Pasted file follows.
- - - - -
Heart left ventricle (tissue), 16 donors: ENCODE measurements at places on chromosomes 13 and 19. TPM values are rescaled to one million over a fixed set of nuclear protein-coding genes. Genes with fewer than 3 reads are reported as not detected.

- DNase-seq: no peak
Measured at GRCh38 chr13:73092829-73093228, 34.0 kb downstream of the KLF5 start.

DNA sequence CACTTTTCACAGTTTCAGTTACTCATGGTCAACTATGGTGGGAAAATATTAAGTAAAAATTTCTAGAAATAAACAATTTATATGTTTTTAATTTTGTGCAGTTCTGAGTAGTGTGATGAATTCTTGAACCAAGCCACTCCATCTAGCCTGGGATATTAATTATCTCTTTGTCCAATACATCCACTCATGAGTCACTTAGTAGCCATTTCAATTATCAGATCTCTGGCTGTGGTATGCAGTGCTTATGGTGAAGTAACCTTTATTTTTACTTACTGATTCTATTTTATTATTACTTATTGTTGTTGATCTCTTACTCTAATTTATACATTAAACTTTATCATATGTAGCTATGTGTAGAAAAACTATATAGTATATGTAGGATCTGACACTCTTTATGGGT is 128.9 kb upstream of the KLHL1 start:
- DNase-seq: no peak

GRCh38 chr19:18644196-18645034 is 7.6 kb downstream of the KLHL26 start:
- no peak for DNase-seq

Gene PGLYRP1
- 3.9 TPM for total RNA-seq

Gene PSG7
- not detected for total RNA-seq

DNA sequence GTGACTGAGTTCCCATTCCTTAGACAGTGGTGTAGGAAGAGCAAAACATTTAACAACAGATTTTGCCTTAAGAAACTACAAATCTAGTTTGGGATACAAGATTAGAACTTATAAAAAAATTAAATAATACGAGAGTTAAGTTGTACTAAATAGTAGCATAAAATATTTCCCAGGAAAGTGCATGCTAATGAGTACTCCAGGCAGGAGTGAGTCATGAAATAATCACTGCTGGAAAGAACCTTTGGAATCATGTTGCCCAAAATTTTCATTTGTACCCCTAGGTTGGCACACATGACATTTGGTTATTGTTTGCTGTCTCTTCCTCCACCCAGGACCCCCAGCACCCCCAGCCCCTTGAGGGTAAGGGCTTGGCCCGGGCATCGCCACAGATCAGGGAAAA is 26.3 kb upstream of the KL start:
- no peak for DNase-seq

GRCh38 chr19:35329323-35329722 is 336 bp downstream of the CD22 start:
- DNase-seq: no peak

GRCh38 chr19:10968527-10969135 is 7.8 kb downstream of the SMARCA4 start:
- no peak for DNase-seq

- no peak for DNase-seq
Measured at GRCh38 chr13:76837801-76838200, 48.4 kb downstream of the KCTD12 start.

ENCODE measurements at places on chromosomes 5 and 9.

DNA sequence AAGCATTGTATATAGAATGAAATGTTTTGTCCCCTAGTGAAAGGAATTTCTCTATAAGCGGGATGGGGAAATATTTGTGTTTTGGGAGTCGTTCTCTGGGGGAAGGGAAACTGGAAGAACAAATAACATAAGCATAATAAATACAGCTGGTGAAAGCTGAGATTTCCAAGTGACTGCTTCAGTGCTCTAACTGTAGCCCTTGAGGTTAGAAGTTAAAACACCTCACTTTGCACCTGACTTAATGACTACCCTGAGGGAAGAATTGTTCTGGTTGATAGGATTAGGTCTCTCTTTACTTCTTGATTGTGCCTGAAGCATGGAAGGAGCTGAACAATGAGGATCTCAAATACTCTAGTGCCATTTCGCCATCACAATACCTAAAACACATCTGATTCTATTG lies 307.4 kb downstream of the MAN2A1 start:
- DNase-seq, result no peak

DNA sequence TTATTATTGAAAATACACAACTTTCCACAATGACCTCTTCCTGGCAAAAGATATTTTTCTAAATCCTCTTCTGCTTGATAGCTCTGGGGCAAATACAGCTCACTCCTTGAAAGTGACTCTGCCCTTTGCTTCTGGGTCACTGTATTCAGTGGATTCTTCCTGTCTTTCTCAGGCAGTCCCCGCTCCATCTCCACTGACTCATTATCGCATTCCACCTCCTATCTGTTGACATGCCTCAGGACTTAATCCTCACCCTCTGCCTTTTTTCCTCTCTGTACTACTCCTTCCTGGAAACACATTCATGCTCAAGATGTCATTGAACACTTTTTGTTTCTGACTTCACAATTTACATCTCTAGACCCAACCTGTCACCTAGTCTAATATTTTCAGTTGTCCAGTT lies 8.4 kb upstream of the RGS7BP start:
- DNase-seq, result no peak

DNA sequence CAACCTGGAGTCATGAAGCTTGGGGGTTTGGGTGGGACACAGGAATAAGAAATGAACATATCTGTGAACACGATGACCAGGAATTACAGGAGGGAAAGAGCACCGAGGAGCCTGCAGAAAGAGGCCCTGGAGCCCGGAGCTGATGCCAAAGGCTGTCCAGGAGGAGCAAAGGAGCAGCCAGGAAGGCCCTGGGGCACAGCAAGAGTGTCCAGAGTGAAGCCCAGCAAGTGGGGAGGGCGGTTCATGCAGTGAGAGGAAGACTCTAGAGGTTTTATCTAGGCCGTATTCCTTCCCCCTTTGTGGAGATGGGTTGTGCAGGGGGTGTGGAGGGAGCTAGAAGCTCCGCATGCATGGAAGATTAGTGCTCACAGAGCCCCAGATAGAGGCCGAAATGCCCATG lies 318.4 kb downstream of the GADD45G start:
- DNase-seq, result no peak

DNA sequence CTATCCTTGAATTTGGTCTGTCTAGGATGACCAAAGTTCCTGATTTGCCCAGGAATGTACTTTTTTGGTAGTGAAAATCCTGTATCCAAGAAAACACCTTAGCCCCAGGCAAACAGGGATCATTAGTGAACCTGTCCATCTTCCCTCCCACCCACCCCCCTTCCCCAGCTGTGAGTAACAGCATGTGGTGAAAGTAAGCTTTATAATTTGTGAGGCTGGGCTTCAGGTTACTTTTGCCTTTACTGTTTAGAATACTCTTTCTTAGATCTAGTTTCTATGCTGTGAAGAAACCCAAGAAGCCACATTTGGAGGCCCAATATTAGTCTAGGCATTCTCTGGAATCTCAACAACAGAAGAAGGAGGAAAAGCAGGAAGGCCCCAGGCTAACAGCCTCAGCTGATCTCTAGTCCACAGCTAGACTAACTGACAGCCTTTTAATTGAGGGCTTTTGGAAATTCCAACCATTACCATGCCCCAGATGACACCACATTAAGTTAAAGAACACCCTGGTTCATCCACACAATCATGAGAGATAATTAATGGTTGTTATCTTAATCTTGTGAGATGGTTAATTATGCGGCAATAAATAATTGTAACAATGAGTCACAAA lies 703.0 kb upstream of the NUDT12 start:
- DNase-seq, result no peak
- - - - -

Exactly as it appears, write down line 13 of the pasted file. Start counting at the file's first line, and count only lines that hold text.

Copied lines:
- no peak for DNase-seq